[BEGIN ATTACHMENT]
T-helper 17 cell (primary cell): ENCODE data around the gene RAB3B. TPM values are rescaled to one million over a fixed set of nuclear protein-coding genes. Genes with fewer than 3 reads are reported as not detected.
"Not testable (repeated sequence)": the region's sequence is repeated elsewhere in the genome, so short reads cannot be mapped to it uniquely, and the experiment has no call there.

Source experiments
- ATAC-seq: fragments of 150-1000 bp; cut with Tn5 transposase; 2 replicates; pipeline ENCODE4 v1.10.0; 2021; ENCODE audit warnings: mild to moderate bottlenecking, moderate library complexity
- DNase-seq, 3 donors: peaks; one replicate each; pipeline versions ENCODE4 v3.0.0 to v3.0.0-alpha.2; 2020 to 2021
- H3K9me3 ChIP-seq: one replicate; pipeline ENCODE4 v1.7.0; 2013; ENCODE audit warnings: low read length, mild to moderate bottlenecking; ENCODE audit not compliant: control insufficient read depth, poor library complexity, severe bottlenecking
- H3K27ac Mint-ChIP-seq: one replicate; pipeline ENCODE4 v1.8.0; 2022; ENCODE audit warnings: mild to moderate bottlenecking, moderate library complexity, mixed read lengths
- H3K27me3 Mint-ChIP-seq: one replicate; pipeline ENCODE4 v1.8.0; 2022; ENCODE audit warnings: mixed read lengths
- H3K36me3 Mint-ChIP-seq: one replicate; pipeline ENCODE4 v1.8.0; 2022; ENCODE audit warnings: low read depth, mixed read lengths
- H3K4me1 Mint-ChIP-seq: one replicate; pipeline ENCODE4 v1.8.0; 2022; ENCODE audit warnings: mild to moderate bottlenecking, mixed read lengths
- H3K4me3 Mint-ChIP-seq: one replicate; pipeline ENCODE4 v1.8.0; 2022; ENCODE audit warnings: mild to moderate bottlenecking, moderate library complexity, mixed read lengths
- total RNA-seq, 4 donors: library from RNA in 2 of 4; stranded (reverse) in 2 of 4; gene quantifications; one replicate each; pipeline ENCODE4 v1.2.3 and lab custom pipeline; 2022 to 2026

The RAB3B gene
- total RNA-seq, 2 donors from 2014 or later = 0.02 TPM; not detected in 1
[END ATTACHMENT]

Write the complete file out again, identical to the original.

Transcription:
T-helper 17 cell (primary cell): ENCODE data around the gene RAB3B. TPM values are rescaled to one million over a fixed set of nuclear protein-coding genes. Genes with fewer than 3 reads are reported as not detected.
"Not testable (repeated sequence)": the region's sequence is repeated elsewhere in the genome, so short reads cannot be mapped to it uniquely, and the experiment has no call there.

Source experiments
- ATAC-seq: fragments of 150-1000 bp; cut with Tn5 transposase; 2 replicates; pipeline ENCODE4 v1.10.0; 2021; ENCODE audit warnings: mild to moderate bottlenecking, moderate library complexity
- DNase-seq, 3 donors: peaks; one replicate each; pipeline versions ENCODE4 v3.0.0 to v3.0.0-alpha.2; 2020 to 2021
- H3K9me3 ChIP-seq: one replicate; pipeline ENCODE4 v1.7.0; 2013; ENCODE audit warnings: low read length, mild to moderate bottlenecking; ENCODE audit not compliant: control insufficient read depth, poor library complexity, severe bottlenecking
- H3K27ac Mint-ChIP-seq: one replicate; pipeline ENCODE4 v1.8.0; 2022; ENCODE audit warnings: mild to moderate bottlenecking, moderate library complexity, mixed read lengths
- H3K27me3 Mint-ChIP-seq: one replicate; pipeline ENCODE4 v1.8.0; 2022; ENCODE audit warnings: mixed read lengths
- H3K36me3 Mint-ChIP-seq: one replicate; pipeline ENCODE4 v1.8.0; 2022; ENCODE audit warnings: low read depth, mixed read lengths
- H3K4me1 Mint-ChIP-seq: one replicate; pipeline ENCODE4 v1.8.0; 2022; ENCODE audit warnings: mild to moderate bottlenecking, mixed read lengths
- H3K4me3 Mint-ChIP-seq: one replicate; pipeline ENCODE4 v1.8.0; 2022; ENCODE audit warnings: mild to moderate bottlenecking, moderate library complexity, mixed read lengths
- total RNA-seq, 4 donors: library from RNA in 2 of 4; stranded (reverse) in 2 of 4; gene quantifications; one replicate each; pipeline ENCODE4 v1.2.3 and lab custom pipeline; 2022 to 2026

The RAB3B gene
- total RNA-seq, 2 donors from 2014 or later = 0.02 TPM; not detected in 1